Being a Person Before Being a Leader

Recently the point has been hammered home to me that you must be a person before becoming a leader. I have two stories to tell that demonstrate that you must be a relatable human in order to successfully lead others.

I go to Chinese class at National Taipei Normal University with two other people because out of all of the exchange students, our Chinese is significantly better. I am half-Chinese, another is full Chinese, and the last person is a Swiss girl who studied a ton of Chinese in the last 8 months.

Today the Swiss girl was absent, and so was our teacher. Our substitute teacher was a big, auntie-like lady with a big mouth and red lipstick. As soon as me and the other student walked into the classroom, she rigidly alternated between us both, asking the same question to each of us like it was an interview: “Where are your parents from?” “Which high school are you going to right now?”

She seemed to be doing this out of nervousness, so I didn’t take this cold welcome personally. Then she immediately told us the class schedule. We basically were going to watch a Youtube video about the history of Taiwan’s elections. She started the video and told us “This is to test your Chinese level.” After every couple minutes, she would pause the video and quiz us on specific facts from the video.

As expected, both the other student and I didn’t know some of the facts because of the technical language of the news report. The teacher explained for a few minutes, then said:

“I thought your guys’ Chinese would be better.”

I think we both laughed. I sat forward in my chair with an entertained smile on my face and stared her straight in the eyes, challenging her to continue. From this point on, both me and the other student could not take her seriously anymore.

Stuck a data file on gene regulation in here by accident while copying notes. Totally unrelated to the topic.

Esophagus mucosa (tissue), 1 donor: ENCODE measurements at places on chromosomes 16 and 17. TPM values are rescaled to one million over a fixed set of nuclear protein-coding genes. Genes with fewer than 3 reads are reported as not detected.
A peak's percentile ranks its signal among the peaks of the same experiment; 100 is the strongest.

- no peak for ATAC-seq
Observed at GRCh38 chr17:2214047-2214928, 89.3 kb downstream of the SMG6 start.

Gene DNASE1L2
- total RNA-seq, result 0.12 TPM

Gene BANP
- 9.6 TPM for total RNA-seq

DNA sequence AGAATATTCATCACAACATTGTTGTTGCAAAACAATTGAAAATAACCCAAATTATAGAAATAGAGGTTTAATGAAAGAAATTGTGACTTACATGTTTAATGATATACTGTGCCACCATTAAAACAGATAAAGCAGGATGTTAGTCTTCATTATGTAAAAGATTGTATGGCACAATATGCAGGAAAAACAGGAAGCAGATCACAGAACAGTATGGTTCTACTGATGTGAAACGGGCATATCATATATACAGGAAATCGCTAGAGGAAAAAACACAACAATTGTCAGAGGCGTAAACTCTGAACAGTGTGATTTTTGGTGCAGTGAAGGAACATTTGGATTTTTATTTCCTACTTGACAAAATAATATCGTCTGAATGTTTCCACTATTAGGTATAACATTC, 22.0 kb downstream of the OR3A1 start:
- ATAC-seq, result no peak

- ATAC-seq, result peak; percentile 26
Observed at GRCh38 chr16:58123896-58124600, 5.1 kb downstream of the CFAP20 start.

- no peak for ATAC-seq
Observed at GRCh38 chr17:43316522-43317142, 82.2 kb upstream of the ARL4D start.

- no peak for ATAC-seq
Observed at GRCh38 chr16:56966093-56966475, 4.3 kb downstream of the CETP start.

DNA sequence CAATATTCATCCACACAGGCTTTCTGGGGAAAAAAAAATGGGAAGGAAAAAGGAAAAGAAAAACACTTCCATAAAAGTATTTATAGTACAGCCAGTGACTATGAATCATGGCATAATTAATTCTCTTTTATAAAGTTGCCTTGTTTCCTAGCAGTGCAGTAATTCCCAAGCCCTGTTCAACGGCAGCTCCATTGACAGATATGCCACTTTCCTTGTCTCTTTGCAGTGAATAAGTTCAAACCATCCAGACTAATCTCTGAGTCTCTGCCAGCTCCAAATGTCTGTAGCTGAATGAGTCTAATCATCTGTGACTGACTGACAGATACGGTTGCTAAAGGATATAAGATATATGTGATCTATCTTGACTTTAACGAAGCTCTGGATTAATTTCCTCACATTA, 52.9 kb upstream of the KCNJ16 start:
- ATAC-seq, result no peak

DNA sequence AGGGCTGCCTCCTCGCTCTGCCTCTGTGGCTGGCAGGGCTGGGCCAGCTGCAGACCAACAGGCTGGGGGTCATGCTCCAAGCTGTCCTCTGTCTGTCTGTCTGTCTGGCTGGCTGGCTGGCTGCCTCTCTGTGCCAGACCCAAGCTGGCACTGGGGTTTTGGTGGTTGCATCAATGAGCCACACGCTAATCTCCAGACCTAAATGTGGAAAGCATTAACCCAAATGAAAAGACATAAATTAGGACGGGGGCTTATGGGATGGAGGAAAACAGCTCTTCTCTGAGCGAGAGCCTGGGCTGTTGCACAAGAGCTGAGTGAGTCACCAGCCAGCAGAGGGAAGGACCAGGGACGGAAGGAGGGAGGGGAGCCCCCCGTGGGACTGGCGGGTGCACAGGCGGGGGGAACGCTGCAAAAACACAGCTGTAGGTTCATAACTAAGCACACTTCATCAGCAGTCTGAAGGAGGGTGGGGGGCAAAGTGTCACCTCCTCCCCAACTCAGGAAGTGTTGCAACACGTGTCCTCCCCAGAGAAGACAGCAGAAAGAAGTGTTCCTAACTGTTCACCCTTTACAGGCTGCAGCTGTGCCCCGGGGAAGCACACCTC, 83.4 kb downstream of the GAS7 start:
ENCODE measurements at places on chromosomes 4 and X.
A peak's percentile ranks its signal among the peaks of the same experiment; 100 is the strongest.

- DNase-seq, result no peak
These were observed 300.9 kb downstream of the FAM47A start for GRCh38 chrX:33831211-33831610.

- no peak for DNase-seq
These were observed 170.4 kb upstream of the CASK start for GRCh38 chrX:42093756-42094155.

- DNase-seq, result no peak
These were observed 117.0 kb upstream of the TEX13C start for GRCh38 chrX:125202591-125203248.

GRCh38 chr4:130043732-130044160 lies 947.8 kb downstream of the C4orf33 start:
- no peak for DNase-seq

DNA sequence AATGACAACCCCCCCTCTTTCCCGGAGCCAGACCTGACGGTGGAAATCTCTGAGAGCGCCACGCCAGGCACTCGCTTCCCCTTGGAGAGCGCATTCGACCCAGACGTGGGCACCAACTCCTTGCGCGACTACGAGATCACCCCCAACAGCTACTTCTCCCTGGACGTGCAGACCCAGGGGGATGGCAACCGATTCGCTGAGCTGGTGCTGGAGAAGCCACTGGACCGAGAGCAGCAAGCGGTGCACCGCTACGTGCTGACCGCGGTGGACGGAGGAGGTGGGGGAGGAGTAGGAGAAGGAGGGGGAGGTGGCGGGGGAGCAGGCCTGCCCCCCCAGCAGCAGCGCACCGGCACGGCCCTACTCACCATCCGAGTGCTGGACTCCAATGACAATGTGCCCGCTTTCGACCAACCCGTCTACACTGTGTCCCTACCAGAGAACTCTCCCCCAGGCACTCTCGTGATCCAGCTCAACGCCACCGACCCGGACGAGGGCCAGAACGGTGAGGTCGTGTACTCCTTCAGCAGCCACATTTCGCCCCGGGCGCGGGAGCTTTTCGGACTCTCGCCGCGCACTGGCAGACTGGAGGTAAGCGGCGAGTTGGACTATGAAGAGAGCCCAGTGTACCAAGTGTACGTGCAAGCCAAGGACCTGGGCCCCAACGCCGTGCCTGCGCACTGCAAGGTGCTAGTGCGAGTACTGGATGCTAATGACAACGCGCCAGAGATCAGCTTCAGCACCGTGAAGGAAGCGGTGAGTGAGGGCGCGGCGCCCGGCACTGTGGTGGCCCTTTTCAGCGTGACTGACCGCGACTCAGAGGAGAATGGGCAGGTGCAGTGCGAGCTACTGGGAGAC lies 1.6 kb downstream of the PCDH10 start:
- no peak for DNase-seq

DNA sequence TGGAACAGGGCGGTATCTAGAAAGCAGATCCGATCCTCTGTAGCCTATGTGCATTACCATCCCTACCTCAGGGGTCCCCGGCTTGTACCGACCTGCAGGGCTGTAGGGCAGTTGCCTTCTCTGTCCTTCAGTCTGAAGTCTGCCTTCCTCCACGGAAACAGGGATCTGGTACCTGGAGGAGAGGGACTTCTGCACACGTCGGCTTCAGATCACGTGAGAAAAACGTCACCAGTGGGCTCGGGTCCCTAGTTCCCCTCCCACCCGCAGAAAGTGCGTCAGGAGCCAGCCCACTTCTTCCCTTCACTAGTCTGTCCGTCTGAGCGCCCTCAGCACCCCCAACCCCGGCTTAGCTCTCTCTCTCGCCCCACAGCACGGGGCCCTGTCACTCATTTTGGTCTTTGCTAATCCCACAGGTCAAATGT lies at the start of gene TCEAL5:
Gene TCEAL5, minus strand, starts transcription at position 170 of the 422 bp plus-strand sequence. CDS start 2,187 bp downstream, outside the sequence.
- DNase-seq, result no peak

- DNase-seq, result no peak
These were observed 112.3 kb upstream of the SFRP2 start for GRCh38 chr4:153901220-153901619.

However, after break, things changed. As soon as we walked in, she was sipping a tea. Perhaps because of the morning tea, she began asking us more questions. This time, it became more personal, perhaps a little too personal. “Does your school have both boys and girls?” “Do you think mixed-genders is better?” “Does your homeroom have a class couple yet?” “The girl in the other class, she really needs to go to a mixed-gender school, it is such a pity.”

By this time, we were all laughing. We could see the teacher open her giant mouth and laugh a very auntie-like cackle laugh. I knew things would be better now. We were less of a student-teacher strict relationship and more of humans learning from and laughing with each other. For the rest of the class, the teacher stopped quizzing us on small facts about the video. Instead, she would explain in detail all parts of the video which she thought would be difficult for us.

I nodded so much for the rest of the class, encouraging her to continue teaching this way, with friendliness instead of uncomfortable animosity.

The rotarians put us into six groups. I was assigned group leader and was told to find people to be in my group. I let my closest friends go to a different group with my good friend who was the group leader.

I told the rotarians: “Give me the ones who are left over.”

What is the worst that can happen?

I get the Frenchies and Brazilians and the crazy Danish guy. The rotarians already can’t control these teenagers.

Task: Tell your group to meet tomorrow at the Taipei Grand Hotel at 10:30am.


I go over to each one individually. “Hey, so… We have to be there at 10:30 tomorrow.”

“At night!?”